The federal agencies have released their Regulatory Plan and Unified Agenda of Regulatory and Deregulatory Actions (known as the "Unified Agenda.") Twice a year, federal agencies must provide this information to let the public know what regulatory actions they're planning and to coordinate rulemaking among the agencies.
The Unified Agenda can be somewhat daunting, both in length and in jargon (OMB Watch, a nonprofit that works to promote greater transparency in federal regulatory and budget matters, has a nice guide to some of the terms used in the Unified Agenda). Each federal agency that's included in the Unified Agenda must indicate what rulemaking it has planned in coming months. The list of agencies in the current Unified Agenda is here; when you click on an agency's link, you can see its statement.
The EEOC has identified two regulatory priorities:
- Implementing the employment provisions of the Americans with Disabilities Act Amendments Act (ADAAA). The EEOC issued proposed regulations on the ADAAA in September 2009 (you can check out my blog post reviewing the regs here), and asked for public comments to be submitted by November 23. Now, the agency must review all of those comments and come up with final regulations.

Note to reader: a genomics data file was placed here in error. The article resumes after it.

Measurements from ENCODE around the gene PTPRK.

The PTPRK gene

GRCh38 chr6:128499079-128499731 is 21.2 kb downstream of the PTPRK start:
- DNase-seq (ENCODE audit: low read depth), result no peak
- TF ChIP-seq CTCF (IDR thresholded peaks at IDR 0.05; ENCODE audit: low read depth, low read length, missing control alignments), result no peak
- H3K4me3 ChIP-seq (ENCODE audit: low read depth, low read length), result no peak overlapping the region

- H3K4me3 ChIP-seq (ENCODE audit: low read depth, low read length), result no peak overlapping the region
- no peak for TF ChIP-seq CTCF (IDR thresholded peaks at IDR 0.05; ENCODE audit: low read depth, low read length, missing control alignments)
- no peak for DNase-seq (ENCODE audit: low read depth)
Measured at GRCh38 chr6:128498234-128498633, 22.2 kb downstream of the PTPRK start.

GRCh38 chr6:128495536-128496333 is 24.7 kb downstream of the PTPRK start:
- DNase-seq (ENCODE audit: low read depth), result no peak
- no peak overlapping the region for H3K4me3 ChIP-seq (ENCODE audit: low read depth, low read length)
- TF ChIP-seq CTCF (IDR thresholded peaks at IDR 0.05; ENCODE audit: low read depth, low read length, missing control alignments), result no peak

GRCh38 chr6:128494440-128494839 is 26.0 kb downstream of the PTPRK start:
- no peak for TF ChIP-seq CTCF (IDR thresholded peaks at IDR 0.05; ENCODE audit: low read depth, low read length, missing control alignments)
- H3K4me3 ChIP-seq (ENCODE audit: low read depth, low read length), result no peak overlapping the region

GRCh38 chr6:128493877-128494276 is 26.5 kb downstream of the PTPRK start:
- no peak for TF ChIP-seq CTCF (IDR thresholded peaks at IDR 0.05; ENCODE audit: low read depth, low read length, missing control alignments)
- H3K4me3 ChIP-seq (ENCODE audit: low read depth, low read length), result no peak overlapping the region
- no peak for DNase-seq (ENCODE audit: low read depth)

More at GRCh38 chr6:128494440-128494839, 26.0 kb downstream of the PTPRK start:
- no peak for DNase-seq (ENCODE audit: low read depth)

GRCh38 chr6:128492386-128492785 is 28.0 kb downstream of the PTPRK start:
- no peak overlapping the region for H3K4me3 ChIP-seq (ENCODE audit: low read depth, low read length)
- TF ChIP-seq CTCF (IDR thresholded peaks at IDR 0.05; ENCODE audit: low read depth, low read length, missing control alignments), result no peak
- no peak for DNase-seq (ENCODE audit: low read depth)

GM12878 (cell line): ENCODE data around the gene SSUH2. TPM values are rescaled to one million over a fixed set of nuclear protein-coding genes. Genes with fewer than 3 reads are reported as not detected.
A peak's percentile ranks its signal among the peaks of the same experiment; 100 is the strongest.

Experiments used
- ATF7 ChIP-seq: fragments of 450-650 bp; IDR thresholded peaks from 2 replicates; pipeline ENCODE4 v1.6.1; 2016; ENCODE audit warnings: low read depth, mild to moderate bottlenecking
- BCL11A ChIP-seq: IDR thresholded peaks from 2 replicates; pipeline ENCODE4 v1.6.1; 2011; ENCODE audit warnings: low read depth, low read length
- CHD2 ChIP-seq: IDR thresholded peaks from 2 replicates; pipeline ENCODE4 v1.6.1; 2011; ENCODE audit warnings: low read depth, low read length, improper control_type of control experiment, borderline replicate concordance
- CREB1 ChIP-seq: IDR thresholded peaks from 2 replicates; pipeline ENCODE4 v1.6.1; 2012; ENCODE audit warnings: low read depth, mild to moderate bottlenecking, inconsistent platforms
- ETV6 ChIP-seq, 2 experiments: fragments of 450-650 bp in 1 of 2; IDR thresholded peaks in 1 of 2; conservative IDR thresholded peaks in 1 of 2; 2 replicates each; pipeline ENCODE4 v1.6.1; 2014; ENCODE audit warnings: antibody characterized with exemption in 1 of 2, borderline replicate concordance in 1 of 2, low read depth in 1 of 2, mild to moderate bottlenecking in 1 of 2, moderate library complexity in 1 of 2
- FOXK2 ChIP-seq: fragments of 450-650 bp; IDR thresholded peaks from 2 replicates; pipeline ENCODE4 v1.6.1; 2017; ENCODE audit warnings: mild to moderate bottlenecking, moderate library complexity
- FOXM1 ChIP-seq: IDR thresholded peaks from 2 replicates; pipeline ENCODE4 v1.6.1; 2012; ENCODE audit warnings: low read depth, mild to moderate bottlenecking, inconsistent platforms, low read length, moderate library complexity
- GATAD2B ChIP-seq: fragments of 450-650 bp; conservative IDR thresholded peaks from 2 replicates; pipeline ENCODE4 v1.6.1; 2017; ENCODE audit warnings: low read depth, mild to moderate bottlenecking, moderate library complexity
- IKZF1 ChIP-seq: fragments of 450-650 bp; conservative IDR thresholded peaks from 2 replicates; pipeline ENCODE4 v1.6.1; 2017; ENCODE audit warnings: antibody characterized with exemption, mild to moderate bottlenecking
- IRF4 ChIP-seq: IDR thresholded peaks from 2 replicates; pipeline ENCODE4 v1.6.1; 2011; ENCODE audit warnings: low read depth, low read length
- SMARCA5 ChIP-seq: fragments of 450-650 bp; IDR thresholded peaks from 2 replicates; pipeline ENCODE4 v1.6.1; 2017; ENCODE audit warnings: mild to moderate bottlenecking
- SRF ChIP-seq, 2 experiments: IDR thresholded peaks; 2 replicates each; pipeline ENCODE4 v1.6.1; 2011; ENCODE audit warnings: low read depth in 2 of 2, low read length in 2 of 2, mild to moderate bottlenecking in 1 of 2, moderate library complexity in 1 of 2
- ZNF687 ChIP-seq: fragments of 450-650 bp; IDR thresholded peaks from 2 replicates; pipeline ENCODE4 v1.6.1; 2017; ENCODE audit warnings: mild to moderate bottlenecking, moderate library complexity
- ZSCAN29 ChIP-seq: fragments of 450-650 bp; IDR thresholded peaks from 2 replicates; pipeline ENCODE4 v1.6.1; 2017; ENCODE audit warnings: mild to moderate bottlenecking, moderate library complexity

- Amending its regulations on the "reasonable factor other than age" defense to an age discrimination claim under the Age Discrimination in Employment Act (ADEA), an issue the Supreme Court addressed last year. (Here's my blog post on that case, Meacham v. Knolls Atomic Power Laboratory.)
The Department of Labor painted with a broader brush: It begins its regulatory plan with a sort of mission statement, lising 12 "strategic outcomes," from improving health benefits to helping injured workers return to the job, all intended to further the agency's goal of "good jobs for everyone." Here are the specific regulatory proposals that interested me:
- Updates to the child labor regulations.
- A review of the military leave provisions and the 2009 regulations interpreting the Family and Medical Leave Act (FMLA).
- Changes to the record keeping regulation for Fair Labor Standards Act (FLSA).